Burning Ship

The Burning Ship fractal, first described and created by Michael Michelitsch and Otto E. Rössler in 1992, is generated by iterating the function in the complex plane C which will either escape or remain bounded. The difference between this calculation and that for the Mandelbrot set is that the real and imaginary components are set to their respective absolute values before squaring at each iteration. The mapping is non-analytic because its real and imaginary parts do not obey the Cauchy–Riemann equations.

The basic function, in C++ using OpenGL, to generate this set is:

void renderBurningShip(void)
{
       int x, y, cnt, maxIter;
       complex z, t, t2;
       maxIter = 256.0;
       imaginaryXMandelbrot = (maxXMandelbrot - minXMandelbrot) / (GLdouble)currScreenWidth;
       imaginaryYMandelbrot = (maxYMandelbrot - minYMaldenbrot) / (GLdouble)currScreenHeight;
       for (x = 0, z.x = minXMandelbrot; x < currScreenWidth; x++, z.x += imaginaryXMandelbrot)
       { // z = x + i*y;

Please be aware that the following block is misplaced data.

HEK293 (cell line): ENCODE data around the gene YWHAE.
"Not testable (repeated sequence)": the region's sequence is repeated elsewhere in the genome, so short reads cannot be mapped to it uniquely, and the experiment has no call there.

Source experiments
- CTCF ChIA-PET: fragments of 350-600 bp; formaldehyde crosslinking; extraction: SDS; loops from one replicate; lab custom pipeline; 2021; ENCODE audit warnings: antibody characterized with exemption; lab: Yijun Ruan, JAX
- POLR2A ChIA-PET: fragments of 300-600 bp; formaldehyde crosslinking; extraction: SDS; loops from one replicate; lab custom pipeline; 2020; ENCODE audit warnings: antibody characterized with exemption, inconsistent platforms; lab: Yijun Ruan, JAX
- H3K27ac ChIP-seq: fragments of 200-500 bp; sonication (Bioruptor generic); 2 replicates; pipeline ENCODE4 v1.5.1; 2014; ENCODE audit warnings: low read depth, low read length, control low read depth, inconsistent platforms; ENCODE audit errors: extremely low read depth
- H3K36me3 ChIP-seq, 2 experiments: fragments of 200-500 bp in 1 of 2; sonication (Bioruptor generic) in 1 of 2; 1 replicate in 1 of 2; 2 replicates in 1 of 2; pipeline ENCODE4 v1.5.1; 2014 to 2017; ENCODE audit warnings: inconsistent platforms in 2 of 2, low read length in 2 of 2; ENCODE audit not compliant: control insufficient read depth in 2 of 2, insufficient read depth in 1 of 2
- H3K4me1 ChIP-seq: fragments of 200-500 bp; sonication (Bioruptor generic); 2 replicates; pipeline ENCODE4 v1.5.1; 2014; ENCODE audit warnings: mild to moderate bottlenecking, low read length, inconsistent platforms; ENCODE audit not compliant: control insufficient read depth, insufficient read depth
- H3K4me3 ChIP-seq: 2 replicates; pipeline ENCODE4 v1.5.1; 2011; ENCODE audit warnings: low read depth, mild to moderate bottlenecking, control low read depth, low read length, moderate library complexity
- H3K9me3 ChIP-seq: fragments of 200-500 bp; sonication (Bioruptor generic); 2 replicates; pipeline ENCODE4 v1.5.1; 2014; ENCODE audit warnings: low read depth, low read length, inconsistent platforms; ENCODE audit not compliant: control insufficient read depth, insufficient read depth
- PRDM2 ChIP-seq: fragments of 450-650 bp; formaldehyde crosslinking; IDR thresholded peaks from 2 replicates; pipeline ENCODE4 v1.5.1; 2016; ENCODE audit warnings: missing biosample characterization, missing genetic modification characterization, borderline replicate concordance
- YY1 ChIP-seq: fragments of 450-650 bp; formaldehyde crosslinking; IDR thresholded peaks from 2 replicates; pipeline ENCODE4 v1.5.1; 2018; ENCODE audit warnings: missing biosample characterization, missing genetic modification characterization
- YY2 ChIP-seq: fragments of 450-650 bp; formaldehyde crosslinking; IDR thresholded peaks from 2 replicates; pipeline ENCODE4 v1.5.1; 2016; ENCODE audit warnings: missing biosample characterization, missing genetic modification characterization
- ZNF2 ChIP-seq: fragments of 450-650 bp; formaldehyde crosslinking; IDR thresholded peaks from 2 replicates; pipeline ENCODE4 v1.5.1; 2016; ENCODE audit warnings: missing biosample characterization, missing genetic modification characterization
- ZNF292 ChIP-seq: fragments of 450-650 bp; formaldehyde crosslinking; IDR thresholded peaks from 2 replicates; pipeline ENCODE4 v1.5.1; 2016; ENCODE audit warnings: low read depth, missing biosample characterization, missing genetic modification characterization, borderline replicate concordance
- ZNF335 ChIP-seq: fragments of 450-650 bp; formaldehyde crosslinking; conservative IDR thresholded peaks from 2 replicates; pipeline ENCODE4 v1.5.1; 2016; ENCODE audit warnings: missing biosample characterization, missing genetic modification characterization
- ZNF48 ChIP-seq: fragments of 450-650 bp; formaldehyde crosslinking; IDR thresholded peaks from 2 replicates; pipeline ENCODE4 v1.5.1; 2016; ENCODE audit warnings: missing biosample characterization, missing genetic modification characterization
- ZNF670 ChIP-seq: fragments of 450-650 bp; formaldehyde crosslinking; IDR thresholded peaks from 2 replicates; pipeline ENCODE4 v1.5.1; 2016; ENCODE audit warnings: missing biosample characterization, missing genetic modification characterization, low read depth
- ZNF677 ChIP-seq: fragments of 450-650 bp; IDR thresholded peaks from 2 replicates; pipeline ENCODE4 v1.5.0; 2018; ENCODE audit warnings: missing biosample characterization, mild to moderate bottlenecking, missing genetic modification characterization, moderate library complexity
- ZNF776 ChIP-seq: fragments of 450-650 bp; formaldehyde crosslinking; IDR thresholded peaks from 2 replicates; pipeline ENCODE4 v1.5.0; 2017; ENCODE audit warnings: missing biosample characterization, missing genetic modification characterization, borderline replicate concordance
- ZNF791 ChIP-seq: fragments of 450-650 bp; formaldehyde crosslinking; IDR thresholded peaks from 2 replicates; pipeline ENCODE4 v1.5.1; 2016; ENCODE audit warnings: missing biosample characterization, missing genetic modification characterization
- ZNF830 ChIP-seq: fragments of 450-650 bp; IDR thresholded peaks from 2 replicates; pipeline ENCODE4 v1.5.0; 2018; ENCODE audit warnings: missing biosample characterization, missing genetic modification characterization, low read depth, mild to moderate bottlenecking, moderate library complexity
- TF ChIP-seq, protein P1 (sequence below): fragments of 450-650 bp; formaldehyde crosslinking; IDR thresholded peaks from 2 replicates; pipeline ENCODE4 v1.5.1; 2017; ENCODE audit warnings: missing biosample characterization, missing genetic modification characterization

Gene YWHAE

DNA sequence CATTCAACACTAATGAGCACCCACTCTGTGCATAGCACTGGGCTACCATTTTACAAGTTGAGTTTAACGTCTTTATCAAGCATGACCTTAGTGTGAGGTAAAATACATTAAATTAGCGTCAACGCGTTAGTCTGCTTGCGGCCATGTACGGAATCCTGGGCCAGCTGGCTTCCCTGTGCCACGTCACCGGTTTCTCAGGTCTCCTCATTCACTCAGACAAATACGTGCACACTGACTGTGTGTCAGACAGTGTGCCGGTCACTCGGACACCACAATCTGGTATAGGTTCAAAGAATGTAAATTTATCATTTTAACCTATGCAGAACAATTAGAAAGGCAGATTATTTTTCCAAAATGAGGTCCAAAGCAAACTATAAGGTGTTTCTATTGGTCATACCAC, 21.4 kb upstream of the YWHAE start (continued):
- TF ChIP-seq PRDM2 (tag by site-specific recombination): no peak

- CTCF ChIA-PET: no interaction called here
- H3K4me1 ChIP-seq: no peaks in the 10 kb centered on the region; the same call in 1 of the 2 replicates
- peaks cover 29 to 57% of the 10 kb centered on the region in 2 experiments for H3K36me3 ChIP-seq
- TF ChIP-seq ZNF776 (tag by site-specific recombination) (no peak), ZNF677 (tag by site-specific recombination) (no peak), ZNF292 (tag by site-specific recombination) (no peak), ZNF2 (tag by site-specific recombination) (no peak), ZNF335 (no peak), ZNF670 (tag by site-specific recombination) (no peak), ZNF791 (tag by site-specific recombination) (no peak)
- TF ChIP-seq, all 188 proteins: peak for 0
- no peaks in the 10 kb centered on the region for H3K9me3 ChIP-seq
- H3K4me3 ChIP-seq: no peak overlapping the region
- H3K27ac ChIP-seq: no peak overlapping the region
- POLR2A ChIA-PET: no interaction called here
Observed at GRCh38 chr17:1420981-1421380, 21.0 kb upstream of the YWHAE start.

for (y = 0, z.y = minYMaldenbrot; y < currScreenHeight; y++, z.y += imaginaryYMandelbrot)
             {
                   t2 = z;
                   cnt = 0;
                   while ((t2.x * t2.x + t2.y * t2.y <= 4) && (cnt < maxIter))
                   {
                         t.x = t2.x*t2.x - t2.y*t2.y - z.x;
                         t2.y = 2 * fabs(t2.x*t2.y) - z.y;
                         t2.x = t.x;
                         cnt++;
                   }
             }
       }
}

And we get the following result:



In my program you are able to move coordinate axis with arrow keys, also to zoom in and out with keys Q and A. Also to speed up or slow down zooming with the keys W and S, change colours simply by pressing C.
You can download source, working with Windows and MacOS X prior to 10.9, here: LINK